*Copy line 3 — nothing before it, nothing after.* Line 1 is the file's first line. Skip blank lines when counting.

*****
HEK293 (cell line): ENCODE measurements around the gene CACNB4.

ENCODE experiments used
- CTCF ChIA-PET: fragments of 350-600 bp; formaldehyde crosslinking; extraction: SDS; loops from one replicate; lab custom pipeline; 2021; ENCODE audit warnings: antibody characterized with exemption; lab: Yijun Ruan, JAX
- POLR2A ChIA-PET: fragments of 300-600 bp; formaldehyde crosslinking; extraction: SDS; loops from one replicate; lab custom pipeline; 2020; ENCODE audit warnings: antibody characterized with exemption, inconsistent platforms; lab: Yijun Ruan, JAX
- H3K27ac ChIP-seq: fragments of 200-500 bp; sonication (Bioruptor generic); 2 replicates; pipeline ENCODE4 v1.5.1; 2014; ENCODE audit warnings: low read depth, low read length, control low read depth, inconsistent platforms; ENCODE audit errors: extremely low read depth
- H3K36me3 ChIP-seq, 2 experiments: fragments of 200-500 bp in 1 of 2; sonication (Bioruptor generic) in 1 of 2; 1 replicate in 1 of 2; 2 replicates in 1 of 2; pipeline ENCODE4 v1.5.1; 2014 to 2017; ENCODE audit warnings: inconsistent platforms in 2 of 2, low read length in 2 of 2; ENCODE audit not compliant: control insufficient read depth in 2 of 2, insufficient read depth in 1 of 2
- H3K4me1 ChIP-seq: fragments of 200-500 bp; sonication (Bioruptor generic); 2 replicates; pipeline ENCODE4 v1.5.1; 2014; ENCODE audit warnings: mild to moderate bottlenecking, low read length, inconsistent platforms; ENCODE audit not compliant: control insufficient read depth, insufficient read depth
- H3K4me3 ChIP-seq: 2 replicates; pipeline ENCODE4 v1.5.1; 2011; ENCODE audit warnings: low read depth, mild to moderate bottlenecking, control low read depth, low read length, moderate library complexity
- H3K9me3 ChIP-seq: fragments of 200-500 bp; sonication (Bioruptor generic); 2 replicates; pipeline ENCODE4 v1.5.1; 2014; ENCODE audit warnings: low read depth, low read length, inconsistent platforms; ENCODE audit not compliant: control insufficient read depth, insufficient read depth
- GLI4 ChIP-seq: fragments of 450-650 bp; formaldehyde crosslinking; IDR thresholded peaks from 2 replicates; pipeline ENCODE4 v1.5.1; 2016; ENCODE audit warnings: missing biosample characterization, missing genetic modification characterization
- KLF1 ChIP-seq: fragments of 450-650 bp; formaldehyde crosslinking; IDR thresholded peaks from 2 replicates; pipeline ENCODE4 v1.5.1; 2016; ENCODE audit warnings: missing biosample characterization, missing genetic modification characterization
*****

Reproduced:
- CTCF ChIA-PET: fragments of 350-600 bp; formaldehyde crosslinking; extraction: SDS; loops from one replicate; lab custom pipeline; 2021; ENCODE audit warnings: antibody characterized with exemption; lab: Yijun Ruan, JAX